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Consumer Handbook: Advice On School Fundraisers And How To Be Accountable

Better Business Bureau

While parents are currently focused on filling their children’s backpacks with school supplies, many also recognize they’ll soon be asked to help raise money for class projects, trips, and other activities not covered by existing school funding. These efforts can range anywhere from selling things - chocolate, gift wrapping, candy, etc. - to holding contests and charity events.

There are many things you can do to manage the activity while also being accountable. Set specific goals or plans before you start to raise funds, and ask: what’s the total amount needed and how much time do you have to raise it? Make sure the school informs parents either online or in hard copy with any needed instructions about the campaign.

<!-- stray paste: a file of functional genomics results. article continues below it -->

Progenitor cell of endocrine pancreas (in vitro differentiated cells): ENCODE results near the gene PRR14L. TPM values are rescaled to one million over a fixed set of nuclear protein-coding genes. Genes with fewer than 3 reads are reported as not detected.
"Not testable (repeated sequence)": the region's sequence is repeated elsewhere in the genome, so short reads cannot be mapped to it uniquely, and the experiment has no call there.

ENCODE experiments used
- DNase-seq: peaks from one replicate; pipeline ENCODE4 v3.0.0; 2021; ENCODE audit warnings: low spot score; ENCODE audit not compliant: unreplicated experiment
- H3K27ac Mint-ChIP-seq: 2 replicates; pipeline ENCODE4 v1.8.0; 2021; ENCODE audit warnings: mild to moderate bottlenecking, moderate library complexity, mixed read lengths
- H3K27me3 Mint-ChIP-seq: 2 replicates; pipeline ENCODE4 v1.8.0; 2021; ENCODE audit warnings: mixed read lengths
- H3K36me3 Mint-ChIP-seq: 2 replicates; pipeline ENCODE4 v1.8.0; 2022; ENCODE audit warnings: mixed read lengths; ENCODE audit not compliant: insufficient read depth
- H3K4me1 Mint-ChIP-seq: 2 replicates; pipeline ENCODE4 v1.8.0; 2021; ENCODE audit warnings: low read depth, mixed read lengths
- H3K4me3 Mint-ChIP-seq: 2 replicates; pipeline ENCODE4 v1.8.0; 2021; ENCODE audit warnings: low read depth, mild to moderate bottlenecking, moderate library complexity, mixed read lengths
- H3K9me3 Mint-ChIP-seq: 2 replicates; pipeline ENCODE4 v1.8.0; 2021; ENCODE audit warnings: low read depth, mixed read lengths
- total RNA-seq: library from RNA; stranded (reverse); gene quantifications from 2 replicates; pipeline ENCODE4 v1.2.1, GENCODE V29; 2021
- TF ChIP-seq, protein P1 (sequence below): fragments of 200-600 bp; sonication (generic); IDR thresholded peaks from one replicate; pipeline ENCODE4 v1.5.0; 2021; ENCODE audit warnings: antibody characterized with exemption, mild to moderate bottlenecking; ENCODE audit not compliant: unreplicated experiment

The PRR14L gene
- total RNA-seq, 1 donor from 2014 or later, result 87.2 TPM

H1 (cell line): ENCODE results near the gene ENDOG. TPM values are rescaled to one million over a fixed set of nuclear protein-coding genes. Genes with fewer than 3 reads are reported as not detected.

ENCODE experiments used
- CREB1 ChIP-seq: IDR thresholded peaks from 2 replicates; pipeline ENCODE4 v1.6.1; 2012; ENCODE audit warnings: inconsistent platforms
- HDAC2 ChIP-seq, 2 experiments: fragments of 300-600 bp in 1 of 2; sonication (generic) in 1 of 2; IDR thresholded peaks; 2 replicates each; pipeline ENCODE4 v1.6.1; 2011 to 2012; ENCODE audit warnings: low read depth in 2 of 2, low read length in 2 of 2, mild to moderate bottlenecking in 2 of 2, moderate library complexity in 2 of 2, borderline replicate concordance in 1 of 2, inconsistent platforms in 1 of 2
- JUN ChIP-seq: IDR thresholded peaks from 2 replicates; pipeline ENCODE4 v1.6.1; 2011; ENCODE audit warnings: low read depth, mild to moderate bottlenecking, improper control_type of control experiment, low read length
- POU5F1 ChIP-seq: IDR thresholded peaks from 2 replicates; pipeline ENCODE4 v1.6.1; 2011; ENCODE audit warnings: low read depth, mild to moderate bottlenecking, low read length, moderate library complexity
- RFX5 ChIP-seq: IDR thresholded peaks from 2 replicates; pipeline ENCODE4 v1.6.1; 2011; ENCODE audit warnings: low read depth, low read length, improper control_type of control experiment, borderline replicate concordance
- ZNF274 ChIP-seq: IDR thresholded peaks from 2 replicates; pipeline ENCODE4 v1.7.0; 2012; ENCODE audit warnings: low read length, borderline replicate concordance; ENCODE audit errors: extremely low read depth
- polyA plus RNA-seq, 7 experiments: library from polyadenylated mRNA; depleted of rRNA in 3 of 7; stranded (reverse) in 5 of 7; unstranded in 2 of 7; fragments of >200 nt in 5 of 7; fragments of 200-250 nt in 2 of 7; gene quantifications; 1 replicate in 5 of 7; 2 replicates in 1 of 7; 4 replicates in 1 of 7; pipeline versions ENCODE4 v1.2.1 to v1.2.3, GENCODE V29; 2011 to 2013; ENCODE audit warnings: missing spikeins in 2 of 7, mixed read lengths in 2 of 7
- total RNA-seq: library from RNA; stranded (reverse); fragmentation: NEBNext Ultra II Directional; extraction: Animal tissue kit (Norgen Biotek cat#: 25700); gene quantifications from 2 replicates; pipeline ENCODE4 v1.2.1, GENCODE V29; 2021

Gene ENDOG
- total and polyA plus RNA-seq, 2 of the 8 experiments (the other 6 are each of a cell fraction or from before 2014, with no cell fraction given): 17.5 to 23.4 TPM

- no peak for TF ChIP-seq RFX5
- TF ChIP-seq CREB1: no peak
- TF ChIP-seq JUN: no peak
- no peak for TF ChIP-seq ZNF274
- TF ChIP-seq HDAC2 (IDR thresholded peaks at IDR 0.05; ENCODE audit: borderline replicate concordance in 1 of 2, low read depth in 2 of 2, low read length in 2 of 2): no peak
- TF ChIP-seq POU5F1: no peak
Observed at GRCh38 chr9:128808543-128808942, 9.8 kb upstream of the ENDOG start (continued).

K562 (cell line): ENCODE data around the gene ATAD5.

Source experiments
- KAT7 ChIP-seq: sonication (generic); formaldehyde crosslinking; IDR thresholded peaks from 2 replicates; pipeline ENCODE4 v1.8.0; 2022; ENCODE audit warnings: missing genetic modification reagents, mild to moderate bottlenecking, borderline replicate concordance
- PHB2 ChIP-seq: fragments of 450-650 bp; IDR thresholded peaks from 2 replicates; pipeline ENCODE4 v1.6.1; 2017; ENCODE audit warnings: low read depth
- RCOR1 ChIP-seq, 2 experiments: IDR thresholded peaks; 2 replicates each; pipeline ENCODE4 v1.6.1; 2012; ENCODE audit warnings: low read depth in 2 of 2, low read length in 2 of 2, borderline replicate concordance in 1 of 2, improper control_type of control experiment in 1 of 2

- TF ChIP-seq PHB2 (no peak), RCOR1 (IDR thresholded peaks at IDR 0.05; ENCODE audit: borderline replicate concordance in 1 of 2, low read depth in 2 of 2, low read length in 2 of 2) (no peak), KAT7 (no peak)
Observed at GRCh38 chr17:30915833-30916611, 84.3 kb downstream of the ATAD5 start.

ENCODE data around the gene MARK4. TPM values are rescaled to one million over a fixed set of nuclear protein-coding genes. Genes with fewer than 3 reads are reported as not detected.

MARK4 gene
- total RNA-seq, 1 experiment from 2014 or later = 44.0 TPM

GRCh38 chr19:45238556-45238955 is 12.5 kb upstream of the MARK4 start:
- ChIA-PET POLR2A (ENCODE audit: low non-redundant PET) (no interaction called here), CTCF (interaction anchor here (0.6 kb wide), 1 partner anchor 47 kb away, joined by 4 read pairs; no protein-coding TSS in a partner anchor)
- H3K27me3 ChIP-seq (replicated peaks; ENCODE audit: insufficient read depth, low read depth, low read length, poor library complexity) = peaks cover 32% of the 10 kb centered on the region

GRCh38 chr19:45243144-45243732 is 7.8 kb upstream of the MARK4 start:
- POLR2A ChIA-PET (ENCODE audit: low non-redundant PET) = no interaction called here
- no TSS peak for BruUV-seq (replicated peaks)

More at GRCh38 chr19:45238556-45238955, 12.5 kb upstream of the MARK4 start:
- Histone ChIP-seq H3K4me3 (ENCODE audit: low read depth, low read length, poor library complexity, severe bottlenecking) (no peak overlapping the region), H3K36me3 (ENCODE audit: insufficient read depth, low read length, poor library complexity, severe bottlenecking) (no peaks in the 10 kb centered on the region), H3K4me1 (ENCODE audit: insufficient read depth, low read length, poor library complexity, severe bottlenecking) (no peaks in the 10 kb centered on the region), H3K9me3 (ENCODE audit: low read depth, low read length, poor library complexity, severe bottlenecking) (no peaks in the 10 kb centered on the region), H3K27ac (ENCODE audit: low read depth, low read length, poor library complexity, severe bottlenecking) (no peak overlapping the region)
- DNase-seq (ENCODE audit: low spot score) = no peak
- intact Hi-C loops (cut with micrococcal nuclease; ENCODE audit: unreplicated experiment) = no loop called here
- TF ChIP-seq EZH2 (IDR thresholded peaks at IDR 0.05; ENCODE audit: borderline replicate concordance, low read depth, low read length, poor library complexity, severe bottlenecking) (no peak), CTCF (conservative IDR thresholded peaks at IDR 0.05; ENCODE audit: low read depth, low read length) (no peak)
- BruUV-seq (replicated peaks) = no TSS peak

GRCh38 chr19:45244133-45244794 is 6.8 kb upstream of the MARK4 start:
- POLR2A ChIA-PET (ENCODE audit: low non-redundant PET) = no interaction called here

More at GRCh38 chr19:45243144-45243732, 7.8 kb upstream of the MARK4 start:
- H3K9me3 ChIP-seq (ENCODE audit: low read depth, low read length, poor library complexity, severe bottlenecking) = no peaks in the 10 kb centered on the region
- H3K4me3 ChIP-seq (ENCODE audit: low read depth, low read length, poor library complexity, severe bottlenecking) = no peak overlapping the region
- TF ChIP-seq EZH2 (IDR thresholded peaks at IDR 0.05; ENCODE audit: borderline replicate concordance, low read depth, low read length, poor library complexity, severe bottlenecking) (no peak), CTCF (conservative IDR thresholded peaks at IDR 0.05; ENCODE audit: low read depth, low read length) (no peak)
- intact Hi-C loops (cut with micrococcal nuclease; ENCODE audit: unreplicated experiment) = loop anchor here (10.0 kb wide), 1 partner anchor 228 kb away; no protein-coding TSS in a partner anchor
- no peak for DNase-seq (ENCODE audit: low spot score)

Review the fundraising promotions created to make sure they accurately and adequately explain the nature of the school activities being funded. Identify the volunteer or parent who will be in charge of keeping track of collecting and recording donations received, and inform parents and other volunteers about how much was raised. 

Appreciate the generosity of contributors by sending ‘thank you’ notes to them. Create a feedback form that will help identify needed improvements to do an even better job next time. 

There are a number of online giving platforms - such as DonorsChoose.org, AdoptAClassroom.org, and PledgeCents - that help raise money for classroom projects. A school or teacher may consider posting a request on such sites to raise money for specific activities or needs.